Have you ever looked at the skin on a 90-year-old’s backside? Dr. Fayne Frey, a dermatologist and author of “The Skincare Hoax,” has. She describes it as “beautiful,” with minimal pigmentation, few wrinkles, and hardly any visible blood vessels. In contrast, the skin on the same person’s face often displays brown spots, scaliness, prominent blood vessels, increased wrinkling, and a generally sallow appearance.
The natural aging process contributes to fine lines, but as much as 80 percent of age-related skin changes are attributed to the sun’s ultraviolet (UV) rays. Our star emits radiation across most of the electromagnetic spectrum, resulting in a wide range of wavelengths being emitted into space: X-rays, ultraviolet, visible light, infrared, and radio waves. Luckily for us, sunlight is filtered and scattered by the Earth’s atmosphere, resulting in a much less energetic radiation reaching our planet’s surface, with UV rays remaining our main concern. We are naturally drawn to the sun because our bodies need the energy contained in ultraviolet light to produce Vitamin D, essential for bones health, but at the same time that same ultraviolet light has negative effects on our bodies, for it is also a mutagen and permanently damages our genetic material. UV damage can lead to signs of aging, making sunscreen a vital skincare product. Sunscreen is renowned for preventing sunburn and reducing the risk of skin cancer, but it is also considered one of the best tools for slowing down the aging process.
UV rays inflict damage on the skin through two categories: UVA and UVB. UVB rays primarily affect the skin’s top layer, while UVA rays are longer and penetrate deeper. This deep penetration can occur even through glass, dispelling the notion that windows provide complete protection from sun damage. Extended exposure to both UVA and UVB rays leads to cell damage in the skin’s top layer, causing redness, roughness, and scaly patches known as actinic keratosis. DNA mutations in keratinocytes are responsible for this condition, and it can progress to become cancerous in some instances.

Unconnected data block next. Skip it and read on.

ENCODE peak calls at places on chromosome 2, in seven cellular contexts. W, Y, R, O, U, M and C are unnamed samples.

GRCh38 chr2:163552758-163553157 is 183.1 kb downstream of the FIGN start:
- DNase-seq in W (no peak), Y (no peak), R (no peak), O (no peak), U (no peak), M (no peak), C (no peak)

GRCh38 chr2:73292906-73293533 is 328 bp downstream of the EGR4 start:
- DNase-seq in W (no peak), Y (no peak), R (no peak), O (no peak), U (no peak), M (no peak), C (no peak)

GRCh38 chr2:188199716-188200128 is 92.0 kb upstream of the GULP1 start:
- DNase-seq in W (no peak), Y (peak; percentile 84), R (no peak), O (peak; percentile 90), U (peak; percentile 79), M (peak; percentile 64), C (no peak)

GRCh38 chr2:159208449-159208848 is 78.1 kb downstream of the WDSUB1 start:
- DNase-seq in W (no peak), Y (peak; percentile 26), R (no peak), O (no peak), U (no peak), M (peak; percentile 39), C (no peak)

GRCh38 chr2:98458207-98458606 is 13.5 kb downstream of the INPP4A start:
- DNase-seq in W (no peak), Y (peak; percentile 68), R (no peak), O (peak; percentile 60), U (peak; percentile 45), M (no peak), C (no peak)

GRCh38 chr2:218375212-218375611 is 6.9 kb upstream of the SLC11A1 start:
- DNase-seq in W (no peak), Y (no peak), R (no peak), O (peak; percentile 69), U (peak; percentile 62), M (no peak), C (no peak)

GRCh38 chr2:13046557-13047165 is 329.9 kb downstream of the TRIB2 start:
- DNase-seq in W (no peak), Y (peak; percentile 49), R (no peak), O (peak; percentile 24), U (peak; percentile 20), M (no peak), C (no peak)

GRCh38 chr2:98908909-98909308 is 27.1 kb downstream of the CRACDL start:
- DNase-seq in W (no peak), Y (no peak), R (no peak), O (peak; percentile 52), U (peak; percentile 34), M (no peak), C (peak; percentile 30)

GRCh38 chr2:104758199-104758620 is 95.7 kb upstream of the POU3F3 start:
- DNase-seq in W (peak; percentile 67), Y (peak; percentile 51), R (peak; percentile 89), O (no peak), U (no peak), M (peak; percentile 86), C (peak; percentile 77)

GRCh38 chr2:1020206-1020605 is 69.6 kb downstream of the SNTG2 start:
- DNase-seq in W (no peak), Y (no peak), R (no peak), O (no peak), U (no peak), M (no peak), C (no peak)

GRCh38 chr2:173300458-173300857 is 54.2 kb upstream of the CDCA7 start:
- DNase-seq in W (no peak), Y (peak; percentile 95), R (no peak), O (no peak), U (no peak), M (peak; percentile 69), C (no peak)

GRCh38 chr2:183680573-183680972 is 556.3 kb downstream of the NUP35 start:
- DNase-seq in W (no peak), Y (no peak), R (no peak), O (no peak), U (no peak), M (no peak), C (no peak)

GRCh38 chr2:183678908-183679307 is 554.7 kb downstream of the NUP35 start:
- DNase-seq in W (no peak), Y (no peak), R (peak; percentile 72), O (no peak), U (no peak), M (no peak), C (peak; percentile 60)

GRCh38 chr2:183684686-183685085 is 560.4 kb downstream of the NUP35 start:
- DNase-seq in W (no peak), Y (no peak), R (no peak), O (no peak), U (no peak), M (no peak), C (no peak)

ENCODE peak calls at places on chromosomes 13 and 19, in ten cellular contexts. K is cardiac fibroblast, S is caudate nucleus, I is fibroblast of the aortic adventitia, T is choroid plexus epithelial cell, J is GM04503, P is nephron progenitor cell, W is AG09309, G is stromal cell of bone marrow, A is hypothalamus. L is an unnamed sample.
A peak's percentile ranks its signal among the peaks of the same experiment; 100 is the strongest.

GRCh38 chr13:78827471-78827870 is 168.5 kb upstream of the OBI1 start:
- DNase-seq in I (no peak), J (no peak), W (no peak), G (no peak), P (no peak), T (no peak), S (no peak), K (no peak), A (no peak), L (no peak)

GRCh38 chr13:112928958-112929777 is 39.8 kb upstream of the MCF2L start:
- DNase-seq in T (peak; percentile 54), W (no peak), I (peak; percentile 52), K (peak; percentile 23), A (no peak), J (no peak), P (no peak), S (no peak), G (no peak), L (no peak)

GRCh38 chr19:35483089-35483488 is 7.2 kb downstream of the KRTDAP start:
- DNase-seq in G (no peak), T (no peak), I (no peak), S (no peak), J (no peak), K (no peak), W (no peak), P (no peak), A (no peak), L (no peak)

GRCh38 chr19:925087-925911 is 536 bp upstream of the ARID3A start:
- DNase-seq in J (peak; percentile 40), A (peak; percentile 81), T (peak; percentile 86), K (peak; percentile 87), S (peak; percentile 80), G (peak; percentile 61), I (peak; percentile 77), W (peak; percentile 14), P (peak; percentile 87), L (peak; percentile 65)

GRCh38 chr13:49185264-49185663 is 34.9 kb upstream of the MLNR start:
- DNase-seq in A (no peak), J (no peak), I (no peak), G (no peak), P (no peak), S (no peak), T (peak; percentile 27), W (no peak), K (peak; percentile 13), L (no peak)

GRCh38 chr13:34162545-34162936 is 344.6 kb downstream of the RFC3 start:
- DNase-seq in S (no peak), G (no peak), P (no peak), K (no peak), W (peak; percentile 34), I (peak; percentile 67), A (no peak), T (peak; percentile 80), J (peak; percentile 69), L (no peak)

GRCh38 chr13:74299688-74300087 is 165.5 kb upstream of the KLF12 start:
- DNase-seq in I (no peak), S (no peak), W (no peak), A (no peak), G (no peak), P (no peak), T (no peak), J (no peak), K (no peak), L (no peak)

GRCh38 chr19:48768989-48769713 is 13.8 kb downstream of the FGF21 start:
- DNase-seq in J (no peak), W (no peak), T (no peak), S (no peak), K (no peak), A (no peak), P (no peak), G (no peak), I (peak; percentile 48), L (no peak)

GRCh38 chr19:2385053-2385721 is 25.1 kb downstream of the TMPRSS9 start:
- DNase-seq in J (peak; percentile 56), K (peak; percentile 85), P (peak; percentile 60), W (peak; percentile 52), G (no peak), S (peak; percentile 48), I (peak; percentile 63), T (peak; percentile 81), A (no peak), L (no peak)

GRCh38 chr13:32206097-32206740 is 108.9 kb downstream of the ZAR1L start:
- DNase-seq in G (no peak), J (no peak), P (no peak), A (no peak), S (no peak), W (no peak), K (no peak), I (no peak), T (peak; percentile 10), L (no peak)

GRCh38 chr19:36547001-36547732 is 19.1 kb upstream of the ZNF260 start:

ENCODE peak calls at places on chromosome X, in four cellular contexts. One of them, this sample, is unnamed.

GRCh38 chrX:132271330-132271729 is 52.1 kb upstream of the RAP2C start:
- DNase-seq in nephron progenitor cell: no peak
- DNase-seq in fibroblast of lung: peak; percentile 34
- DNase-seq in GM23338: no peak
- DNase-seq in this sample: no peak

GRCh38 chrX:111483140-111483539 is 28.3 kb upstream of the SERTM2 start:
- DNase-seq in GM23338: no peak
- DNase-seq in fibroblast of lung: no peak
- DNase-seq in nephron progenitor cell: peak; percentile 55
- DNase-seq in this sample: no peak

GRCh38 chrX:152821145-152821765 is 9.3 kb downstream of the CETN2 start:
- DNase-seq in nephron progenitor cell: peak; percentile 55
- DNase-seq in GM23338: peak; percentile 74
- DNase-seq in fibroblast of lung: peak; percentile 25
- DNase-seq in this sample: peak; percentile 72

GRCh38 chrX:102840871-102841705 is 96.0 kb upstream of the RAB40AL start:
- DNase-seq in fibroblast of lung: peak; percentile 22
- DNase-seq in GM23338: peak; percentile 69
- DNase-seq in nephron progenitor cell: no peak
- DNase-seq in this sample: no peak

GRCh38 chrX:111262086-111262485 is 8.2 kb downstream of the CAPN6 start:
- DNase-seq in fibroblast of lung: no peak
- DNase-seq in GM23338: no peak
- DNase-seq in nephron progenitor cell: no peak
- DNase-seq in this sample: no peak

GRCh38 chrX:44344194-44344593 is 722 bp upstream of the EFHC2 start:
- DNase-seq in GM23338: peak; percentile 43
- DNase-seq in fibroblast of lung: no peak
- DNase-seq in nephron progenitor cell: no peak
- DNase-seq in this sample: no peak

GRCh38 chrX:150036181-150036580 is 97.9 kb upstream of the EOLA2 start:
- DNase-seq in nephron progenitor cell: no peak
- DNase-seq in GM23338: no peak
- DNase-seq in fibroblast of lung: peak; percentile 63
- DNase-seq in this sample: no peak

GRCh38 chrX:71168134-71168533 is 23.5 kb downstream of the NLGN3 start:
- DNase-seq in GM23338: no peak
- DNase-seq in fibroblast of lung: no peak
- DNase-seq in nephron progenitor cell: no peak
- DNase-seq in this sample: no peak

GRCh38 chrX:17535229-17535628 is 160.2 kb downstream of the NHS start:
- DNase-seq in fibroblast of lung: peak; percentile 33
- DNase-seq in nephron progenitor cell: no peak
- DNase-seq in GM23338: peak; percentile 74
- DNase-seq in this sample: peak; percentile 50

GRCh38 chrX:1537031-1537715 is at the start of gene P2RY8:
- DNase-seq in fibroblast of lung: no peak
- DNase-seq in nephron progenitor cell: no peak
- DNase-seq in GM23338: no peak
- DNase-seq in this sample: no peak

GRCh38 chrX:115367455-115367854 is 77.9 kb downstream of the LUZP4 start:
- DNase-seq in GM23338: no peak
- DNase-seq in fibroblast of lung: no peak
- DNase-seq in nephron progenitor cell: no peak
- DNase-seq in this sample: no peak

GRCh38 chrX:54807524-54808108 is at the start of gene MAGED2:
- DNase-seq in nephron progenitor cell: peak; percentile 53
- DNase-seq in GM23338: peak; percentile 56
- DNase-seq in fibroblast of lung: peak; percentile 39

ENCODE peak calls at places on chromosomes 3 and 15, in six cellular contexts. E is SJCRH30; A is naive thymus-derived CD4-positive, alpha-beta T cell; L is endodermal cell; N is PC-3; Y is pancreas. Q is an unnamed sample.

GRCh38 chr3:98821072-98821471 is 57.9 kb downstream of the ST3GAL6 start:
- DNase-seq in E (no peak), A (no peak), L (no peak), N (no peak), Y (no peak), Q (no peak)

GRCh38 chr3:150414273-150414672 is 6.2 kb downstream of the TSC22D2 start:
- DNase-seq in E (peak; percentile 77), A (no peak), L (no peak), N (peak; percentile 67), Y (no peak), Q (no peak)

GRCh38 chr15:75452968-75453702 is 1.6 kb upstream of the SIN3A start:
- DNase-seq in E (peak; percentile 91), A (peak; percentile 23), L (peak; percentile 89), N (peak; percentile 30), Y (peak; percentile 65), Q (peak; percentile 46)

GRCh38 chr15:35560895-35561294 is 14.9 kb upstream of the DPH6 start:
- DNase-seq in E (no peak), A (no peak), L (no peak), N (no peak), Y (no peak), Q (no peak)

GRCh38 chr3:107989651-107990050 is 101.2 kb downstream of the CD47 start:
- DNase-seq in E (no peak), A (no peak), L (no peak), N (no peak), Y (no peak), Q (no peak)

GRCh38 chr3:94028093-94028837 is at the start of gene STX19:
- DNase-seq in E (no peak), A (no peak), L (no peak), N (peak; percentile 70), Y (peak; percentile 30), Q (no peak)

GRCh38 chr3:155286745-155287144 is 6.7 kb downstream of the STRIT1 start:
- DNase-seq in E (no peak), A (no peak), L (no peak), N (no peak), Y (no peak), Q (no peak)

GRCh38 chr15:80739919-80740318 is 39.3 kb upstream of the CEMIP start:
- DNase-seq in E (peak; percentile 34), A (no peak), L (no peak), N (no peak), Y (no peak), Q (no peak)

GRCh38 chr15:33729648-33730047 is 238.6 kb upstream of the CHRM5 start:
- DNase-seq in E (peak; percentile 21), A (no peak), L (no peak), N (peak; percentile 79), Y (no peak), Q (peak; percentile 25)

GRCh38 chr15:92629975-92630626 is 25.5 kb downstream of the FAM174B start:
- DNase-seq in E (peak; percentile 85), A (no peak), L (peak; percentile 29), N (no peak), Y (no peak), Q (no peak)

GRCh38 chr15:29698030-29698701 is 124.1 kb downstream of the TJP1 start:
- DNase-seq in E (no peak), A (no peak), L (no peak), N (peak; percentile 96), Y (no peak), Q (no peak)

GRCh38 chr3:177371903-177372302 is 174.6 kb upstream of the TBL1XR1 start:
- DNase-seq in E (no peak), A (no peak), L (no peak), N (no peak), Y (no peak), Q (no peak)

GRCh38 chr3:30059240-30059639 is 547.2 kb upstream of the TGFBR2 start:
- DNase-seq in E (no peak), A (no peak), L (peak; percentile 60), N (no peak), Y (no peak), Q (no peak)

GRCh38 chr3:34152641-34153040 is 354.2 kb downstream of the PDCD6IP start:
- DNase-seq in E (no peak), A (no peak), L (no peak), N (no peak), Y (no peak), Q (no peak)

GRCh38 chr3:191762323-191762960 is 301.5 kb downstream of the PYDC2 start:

Below the keratinocytes are melanocytes, which produce melanin, darkening the skin and resulting in a suntan when activated by UVA rays. Long-term UV exposure can damage melanocytes, leading to permanent hyperpigmentation in the form of brown spots, often referred to as sunspots, age spots, or liver spots. Collagen and elastin, critical for skin elasticity and suppleness, reside in the skin’s deeper layers. UVA rays trigger the degradation of these proteins, causing wrinkles as the skin loses elasticity and thins, making blood vessels more visible.
While it’s challenging to artificially boost collagen and elastin, fibroblasts continue producing these proteins as we age, albeit at a slower rate. Using sunscreen consistently from an early age may help diminish the appearance of wrinkles over time. By preserving collagen levels and preventing further depletion through sun exposure, it’s possible to reverse some signs of aging. However, the jury is still out on whether sunscreen can genuinely reverse skin aging.
So, how does sunscreen prevent signs of aging? Sunscreen acts as a shield, blocking UV rays from reaching and penetrating the skin. Two types of sunscreen ingredients exist: mineral (zinc oxide and titanium dioxide) and chemical (avobenzone, oxybenzone, homosalate). Mineral ingredients create a physical barrier, reflecting UV light off the skin. Chemical ingredients absorb UV rays. Both types of sunscreen can degrade over time, necessitating reapplication every two hours or more frequently when swimming or sweating.